Though I previously spoiled that this was the next in the mysterious trio of books I managed to finish while traversing the wilds of Colombia (review coming soon) I think it was fairly obvious that this would be the next book on the agenda. I NEED to start cranking these reviews out more frequently because I keep finishing books and am starting to develop a backlog. Kind of an embarrising thought, I can read a 500ish page book in less time then it will take me to write 500ish words on it. This is why I make no claims to be a writer, just a man who enjoys reading dope fantasy and failing at my dreams of being a pro athlete.
The final book of the Path of Ascendancy prequel trilogy by Ian C. Esslemont nicely ties up the loose ends that we know have to be tied up before the events of the main story line can begin. Perhaps because of this there seemed to be a lot less beating around the bush, Kellanved and Dancer get right to work on trying to acquire the throne that will let them control the T’lan Imass. There journey to do so is filled with the typical humor and near death experiences which made this trilogy so enjoyable in the first place.
The I guess plotline of this book is the typical sprawling mess that connects at the end. Kellanved is attempting to maintain his upstart empire but of course has grander aspirations of increasing his magical powers. To do this he follows a lead on an obsession he has with a flint arrowhead, correctly guessing that this will lead him to the throne of the T’lan Imass. After successfully acquiring the throne he gets his revenge on Quon Tali and takes control of the city, and is crowned emperor for his efforts. Hence forming you know, the Malazan Empire.
The more interesting story is the Greymane origin story. So Greymane is on the run with his outlawed army, managing to stay one step ahead of death and eventually they all die. Greymane is featured promienatly in all of Ian C. Esslemonts novels so it was cool to see where he came from and how of course Kellenvad had a role in it.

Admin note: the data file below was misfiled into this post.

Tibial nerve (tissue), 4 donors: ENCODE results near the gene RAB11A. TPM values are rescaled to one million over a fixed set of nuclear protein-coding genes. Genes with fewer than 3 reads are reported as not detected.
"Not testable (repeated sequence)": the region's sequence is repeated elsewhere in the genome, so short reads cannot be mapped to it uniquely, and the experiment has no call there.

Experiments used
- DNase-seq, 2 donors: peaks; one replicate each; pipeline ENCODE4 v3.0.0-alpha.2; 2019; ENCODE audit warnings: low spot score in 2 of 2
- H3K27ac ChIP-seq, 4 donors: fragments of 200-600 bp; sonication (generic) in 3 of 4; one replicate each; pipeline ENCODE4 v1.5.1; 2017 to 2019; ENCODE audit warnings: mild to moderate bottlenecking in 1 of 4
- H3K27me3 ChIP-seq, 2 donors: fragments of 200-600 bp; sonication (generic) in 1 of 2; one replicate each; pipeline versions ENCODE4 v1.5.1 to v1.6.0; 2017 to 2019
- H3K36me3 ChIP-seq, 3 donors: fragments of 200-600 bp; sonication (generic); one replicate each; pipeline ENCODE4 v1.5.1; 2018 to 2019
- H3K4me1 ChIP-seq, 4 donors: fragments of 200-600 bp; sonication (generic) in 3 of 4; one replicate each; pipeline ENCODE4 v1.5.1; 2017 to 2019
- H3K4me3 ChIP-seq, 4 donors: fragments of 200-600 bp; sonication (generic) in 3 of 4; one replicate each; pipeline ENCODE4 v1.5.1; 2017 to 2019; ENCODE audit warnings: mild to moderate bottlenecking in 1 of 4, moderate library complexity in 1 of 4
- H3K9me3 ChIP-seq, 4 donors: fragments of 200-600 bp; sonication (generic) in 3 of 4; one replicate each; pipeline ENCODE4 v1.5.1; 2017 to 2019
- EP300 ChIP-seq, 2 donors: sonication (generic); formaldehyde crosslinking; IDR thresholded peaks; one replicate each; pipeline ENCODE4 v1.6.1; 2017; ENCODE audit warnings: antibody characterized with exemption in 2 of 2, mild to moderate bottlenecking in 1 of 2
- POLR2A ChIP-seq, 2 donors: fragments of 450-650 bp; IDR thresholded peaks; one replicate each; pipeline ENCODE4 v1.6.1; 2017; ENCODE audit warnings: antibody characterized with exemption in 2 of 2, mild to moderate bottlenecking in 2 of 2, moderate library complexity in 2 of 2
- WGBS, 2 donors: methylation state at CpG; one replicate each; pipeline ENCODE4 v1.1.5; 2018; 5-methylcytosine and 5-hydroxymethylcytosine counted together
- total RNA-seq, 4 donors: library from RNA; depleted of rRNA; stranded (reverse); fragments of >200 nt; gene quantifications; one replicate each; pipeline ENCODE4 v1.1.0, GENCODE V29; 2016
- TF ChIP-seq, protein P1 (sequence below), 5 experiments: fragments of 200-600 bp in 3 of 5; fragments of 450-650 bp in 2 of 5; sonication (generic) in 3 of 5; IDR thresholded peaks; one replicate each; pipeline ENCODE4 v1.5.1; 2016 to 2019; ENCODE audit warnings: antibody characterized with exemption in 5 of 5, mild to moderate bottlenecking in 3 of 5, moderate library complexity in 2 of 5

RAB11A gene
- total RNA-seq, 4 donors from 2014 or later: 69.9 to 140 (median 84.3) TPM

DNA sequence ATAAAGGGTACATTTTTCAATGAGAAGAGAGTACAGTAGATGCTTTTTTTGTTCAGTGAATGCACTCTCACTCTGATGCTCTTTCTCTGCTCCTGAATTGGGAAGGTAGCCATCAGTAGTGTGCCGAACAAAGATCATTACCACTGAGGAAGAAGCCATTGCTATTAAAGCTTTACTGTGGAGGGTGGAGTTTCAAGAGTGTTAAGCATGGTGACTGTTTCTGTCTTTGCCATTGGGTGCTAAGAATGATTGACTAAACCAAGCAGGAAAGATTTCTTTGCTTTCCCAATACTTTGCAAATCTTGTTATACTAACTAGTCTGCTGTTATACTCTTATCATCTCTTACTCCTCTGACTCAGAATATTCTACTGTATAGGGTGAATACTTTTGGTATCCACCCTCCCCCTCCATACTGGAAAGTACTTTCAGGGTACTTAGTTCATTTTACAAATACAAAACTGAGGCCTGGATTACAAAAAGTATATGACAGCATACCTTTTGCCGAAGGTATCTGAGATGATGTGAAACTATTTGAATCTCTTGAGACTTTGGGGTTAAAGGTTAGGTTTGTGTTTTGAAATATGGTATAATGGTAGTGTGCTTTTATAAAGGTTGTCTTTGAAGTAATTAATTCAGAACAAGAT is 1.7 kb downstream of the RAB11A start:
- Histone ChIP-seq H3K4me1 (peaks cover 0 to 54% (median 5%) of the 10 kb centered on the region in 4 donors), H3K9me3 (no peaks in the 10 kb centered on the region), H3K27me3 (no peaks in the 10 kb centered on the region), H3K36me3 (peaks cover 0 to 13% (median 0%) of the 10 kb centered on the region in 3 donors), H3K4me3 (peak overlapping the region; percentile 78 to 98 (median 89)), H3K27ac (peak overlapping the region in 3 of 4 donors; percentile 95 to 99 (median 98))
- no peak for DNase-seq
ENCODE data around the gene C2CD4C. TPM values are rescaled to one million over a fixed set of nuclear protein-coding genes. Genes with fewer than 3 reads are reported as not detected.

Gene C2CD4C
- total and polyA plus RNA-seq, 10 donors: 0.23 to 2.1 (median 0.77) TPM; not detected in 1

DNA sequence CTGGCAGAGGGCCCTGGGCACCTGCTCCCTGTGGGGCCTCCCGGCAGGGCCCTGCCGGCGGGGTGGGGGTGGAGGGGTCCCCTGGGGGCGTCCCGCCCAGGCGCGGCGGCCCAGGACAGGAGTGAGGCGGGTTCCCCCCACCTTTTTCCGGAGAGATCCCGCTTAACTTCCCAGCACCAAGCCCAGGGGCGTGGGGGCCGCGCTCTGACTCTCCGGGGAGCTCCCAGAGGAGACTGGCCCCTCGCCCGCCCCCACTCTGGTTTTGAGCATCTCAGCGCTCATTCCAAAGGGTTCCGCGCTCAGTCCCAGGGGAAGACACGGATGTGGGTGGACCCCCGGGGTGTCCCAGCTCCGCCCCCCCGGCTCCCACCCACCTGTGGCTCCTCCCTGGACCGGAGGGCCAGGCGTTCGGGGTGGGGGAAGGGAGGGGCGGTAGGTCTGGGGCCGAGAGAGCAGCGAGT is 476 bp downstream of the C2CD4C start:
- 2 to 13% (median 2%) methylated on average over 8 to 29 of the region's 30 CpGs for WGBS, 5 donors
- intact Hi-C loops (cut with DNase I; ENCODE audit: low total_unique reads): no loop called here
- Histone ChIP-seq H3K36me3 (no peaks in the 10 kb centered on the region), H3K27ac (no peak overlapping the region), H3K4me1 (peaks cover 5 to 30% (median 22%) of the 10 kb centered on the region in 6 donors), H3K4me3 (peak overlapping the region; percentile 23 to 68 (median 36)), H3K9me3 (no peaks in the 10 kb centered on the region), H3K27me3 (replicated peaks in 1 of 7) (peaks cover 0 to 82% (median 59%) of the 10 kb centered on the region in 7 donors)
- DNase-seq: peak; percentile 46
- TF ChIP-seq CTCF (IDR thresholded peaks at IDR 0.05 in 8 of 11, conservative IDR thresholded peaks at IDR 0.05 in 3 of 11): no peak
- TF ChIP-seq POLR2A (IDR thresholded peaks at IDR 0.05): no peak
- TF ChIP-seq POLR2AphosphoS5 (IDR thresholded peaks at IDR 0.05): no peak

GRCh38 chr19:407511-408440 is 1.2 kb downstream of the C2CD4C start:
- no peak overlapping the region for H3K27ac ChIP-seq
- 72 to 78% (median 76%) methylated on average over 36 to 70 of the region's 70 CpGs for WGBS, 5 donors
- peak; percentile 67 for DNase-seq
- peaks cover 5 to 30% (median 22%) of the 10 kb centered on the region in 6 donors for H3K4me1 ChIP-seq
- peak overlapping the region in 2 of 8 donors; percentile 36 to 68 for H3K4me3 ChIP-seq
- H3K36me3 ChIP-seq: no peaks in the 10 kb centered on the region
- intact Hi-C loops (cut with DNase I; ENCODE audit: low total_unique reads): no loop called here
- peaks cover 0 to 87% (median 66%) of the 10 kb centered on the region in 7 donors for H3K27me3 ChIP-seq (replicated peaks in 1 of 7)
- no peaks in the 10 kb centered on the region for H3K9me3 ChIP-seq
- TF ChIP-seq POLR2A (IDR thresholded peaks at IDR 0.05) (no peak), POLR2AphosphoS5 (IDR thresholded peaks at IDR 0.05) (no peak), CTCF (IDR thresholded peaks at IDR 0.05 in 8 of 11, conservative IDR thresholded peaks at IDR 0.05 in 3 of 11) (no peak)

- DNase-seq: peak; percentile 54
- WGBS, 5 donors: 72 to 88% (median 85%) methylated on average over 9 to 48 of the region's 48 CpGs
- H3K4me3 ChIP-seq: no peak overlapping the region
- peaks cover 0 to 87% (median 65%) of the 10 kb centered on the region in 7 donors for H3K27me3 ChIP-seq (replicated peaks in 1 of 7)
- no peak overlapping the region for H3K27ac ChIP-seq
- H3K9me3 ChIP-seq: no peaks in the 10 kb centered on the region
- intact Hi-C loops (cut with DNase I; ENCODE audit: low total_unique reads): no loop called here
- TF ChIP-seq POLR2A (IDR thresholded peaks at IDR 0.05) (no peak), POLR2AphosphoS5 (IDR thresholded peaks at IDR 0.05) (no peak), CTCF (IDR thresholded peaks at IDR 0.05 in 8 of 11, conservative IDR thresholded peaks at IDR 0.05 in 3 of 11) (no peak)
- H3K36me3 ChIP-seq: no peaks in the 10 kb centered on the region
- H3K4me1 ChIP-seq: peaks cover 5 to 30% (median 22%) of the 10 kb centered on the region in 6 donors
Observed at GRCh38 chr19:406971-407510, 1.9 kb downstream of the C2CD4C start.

The highlight of this book is this scene where these two dude who have escaped a castle are trying to join the Crimson Guard, and are forced into a sparring match with the weapons master and the one dude, HOLY SHIT WHAT IS HIS NAME, is a mage who cannot be hit. So the guy just keeps trying to wack him with a stick and whiffing and everyone is giving him shit. Such a terrible description by me but such a typical Malazan scene that satisfies the primal craving to see some fighting but also has both a sense of hilarity and realism that brings the Malazan world to life.
Overall this is a worthy edition of the sprawling mass of Malazan Empire novels and if you already read the first two this review is pointless because you are going to like the third. The Malazan Empire books are easily in my top 5 favorite series of all time and since both Erickson and Esslemont seem to have unlimited work ethic I am excited to know that they will continue to crank out these books for all time. This review was not great, I am willing to admit my own shortcoming here. Read the book, read the series.